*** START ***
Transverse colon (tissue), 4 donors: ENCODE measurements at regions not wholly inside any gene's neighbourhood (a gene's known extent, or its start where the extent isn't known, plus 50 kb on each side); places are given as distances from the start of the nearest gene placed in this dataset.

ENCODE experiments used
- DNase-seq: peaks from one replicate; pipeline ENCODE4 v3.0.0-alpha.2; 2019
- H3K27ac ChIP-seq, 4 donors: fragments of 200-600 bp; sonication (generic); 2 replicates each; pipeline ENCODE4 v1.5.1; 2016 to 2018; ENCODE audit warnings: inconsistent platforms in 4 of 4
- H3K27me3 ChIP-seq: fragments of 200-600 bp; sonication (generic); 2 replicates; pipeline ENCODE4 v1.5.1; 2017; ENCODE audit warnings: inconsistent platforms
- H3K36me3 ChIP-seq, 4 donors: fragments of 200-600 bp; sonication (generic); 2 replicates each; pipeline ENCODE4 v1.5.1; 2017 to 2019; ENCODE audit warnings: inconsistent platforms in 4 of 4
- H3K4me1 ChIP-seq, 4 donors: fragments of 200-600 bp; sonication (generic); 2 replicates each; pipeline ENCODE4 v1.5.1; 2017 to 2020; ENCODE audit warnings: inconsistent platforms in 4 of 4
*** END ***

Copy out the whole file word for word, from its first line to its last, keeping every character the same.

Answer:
Transverse colon (tissue), 4 donors: ENCODE measurements at regions not wholly inside any gene's neighbourhood (a gene's known extent, or its start where the extent isn't known, plus 50 kb on each side); places are given as distances from the start of the nearest gene placed in this dataset.

ENCODE experiments used
- DNase-seq: peaks from one replicate; pipeline ENCODE4 v3.0.0-alpha.2; 2019
- H3K27ac ChIP-seq, 4 donors: fragments of 200-600 bp; sonication (generic); 2 replicates each; pipeline ENCODE4 v1.5.1; 2016 to 2018; ENCODE audit warnings: inconsistent platforms in 4 of 4
- H3K27me3 ChIP-seq: fragments of 200-600 bp; sonication (generic); 2 replicates; pipeline ENCODE4 v1.5.1; 2017; ENCODE audit warnings: inconsistent platforms
- H3K36me3 ChIP-seq, 4 donors: fragments of 200-600 bp; sonication (generic); 2 replicates each; pipeline ENCODE4 v1.5.1; 2017 to 2019; ENCODE audit warnings: inconsistent platforms in 4 of 4
- H3K4me1 ChIP-seq, 4 donors: fragments of 200-600 bp; sonication (generic); 2 replicates each; pipeline ENCODE4 v1.5.1; 2017 to 2020; ENCODE audit warnings: inconsistent platforms in 4 of 4